How to land a job overseas

Moving overseas to study is a big change – and finding your first job as an international student can be just as daunting. If you’re looking to land a part-time role while studying, it’s important to know what employers are looking for while understanding your rights. Here are my tips on how to approach finding your first job.

Be flexible

Depending on the type of role you’re after, there are a number of employment options. Being flexible is crucial to your success, so if you can’t find your dream job first time round, don’t give up.

One way to get a foot in the door of a competitive industry is to complete an internship with an employer who you’d like to work with. This can often lead to short term contracts, long term contracts and – if all goes well – permanent positions. At our Brisbane office, over 40% of our employees are international students, and a lot of them secured employment because they started working with us initially on short term engagements. By staying focused but flexible in your approach to securing work, you’re more likely to be successful.

Get involved

The earlier you start on your professional working journey, the better positioned you will be when you finish your studies. Employers are looking for someone who stands out from the crowd. Unfortunately, international students do face some unique challenges that domestic students don’t. Whether it’s language skills, a lack of work experience or professional networks, you may feel like you have to work twice as hard in order to find employment. Forming connections with domestic students, signing up for work experience or attending networking sessions with potential employers are all ways to help you build your networks.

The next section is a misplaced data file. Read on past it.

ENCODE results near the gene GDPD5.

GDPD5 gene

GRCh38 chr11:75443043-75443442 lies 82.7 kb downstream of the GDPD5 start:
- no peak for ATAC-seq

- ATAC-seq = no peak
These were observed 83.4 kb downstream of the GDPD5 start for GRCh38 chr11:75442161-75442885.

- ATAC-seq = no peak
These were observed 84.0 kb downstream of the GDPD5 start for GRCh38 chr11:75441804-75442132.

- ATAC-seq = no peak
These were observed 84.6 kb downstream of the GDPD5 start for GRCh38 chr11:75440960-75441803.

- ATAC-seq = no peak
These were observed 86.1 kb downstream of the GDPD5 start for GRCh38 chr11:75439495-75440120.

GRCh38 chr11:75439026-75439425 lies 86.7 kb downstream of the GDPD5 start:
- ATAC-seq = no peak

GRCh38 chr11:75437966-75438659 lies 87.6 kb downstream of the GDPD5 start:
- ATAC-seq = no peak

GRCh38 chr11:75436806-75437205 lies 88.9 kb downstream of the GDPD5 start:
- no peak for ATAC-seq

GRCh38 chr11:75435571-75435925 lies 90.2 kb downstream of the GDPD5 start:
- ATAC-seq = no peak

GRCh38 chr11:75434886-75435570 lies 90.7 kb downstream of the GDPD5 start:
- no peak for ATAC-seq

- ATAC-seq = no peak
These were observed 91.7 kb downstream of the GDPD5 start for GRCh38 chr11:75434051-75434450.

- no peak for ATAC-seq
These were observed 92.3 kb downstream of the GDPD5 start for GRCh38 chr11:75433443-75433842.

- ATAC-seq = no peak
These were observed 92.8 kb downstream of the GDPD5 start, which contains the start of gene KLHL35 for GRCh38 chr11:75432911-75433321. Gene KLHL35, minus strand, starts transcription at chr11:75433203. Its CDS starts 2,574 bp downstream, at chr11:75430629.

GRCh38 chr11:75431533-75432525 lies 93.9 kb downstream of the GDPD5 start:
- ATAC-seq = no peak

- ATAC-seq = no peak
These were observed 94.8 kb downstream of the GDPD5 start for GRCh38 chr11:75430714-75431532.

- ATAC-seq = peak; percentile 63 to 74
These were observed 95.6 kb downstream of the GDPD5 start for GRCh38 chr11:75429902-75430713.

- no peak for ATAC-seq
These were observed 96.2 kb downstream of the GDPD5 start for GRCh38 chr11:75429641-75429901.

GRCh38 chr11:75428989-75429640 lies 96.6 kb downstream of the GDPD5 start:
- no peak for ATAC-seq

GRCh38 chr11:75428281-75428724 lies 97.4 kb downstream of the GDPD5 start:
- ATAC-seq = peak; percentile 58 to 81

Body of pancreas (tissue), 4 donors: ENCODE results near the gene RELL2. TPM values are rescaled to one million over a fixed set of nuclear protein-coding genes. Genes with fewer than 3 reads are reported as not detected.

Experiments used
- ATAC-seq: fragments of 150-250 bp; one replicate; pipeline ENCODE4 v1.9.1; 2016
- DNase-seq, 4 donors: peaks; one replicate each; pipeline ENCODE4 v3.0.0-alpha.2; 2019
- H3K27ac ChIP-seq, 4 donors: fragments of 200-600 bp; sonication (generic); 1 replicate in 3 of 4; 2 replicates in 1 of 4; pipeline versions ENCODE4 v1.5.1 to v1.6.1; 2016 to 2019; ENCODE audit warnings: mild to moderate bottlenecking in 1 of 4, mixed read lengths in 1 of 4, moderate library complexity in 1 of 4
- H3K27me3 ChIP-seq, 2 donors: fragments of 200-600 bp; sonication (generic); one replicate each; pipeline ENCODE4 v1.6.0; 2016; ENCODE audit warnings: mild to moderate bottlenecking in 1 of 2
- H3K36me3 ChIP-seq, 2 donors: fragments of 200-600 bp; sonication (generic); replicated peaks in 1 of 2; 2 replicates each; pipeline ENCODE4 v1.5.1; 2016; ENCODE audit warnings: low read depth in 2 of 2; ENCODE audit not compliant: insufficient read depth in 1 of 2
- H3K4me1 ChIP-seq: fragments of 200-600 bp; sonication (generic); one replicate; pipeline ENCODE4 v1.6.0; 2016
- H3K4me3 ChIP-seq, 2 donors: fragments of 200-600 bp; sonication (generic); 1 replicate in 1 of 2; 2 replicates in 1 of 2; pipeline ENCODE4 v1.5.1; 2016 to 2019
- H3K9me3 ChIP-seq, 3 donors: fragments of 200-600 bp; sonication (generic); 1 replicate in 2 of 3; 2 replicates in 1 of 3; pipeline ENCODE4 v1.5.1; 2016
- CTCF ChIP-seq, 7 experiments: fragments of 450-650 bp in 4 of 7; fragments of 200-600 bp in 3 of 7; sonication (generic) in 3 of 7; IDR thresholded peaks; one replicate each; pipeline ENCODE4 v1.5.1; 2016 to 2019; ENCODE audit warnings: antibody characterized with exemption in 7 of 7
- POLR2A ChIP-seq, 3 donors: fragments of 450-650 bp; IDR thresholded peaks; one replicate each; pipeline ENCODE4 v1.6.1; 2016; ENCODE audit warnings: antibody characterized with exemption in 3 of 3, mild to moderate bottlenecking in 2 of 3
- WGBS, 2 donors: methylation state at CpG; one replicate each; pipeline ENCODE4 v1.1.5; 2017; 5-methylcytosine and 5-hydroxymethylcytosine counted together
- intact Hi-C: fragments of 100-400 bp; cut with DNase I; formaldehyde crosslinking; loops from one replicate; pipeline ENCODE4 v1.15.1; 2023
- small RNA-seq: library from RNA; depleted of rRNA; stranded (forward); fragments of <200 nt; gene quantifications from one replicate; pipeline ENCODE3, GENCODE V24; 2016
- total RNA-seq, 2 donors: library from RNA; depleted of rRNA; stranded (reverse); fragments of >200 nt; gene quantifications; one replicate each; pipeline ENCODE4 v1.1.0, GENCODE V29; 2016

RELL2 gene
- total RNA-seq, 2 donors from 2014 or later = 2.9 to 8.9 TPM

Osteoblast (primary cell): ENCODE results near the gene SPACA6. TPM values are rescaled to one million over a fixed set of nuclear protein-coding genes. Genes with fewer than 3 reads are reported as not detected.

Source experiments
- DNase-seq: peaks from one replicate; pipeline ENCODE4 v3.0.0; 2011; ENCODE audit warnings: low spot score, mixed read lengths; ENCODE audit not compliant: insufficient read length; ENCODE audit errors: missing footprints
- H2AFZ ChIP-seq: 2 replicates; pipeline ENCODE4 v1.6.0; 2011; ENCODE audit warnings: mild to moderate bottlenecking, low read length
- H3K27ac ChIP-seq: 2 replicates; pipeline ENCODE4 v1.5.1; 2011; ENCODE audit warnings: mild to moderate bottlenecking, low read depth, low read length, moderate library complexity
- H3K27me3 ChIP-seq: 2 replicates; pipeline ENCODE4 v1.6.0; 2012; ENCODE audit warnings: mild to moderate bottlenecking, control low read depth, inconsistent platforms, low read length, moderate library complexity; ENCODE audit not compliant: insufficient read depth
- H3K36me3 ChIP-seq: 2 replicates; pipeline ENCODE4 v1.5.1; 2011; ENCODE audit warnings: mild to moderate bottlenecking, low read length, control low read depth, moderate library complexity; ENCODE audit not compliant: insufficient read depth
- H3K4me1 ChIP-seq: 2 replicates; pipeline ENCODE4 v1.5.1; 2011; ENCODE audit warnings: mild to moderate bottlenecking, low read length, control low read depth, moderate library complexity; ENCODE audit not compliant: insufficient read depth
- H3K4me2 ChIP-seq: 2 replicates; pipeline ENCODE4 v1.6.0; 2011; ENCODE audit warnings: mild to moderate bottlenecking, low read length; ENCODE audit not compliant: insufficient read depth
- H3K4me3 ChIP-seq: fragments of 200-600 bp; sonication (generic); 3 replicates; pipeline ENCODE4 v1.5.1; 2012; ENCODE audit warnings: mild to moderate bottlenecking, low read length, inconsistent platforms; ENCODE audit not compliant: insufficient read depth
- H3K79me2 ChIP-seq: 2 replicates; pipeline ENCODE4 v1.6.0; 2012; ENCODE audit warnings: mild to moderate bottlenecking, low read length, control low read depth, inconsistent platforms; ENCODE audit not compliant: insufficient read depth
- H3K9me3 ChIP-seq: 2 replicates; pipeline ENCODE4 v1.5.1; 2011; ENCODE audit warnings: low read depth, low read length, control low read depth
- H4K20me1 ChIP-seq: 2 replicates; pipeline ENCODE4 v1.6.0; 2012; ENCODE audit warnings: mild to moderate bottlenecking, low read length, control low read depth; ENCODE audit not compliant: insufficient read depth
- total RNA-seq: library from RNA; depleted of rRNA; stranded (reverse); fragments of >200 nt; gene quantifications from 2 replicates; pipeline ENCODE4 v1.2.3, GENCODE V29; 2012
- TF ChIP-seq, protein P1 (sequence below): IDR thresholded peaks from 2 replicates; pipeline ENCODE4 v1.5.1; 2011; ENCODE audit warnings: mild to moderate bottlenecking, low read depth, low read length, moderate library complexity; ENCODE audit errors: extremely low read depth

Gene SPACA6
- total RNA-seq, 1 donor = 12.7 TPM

Be proactive

Employers love proactive candidates. Many years ago, when we first started Cohort Go, we conducted a focus group with international students. One of the attendees was so enthusiastic about our business that we ended up hiring her on a part-time basis. This led to us working with her when she moved back home to China after her studies.

If you’re not able to find work straight away, you can still be proactive in your job hunt by taking time to hone your skills in other areas. Employers aren’t looking for students who can just do the job – they’re also looking for well-rounded team members with the right attributes and the ability to fit into a team.

Know your rights

Once you’ve landed your first job, it’s important to let your employer know how many hours you’re able to work. As a full-time international student, you can work up to 20 hours per week while class is in session, or unlimited hours during holiday periods.

When it comes to your rights in the workplace, you are entitled to exactly the same protections in the workplace as Australian residents. If you find yourself concerned about the conditions of a job, be sure to ask someone you trust for their opinion. You can also look to bodies like the Fair Work Ombudsman, as well as your education provider for advice if something doesn’t seem right, or if you’re not sure where you stand.

Landing your first job in Australia is sure to be a big adventure – there’s a whole country filled with opportunities for international students looking for employment. To make the most of your time working and living here, it’s important to remain flexible during your search for work. Try new things, get out of your comfort zone and you never know where it will take you.

Mark Fletcher is CEO and co-founder of Cohort Go; a leading edtech company that connects the international education community. Recognised for growth and innovation, Cohort Go’s online platform offers a tailored experience for students, agents and educators by reducing costs and increasing choice and value. The Cohort Go global network includes over 2,000 education providers and agents and more than 100,000 students from over 180 countries.

This article was first published by Meld Magazine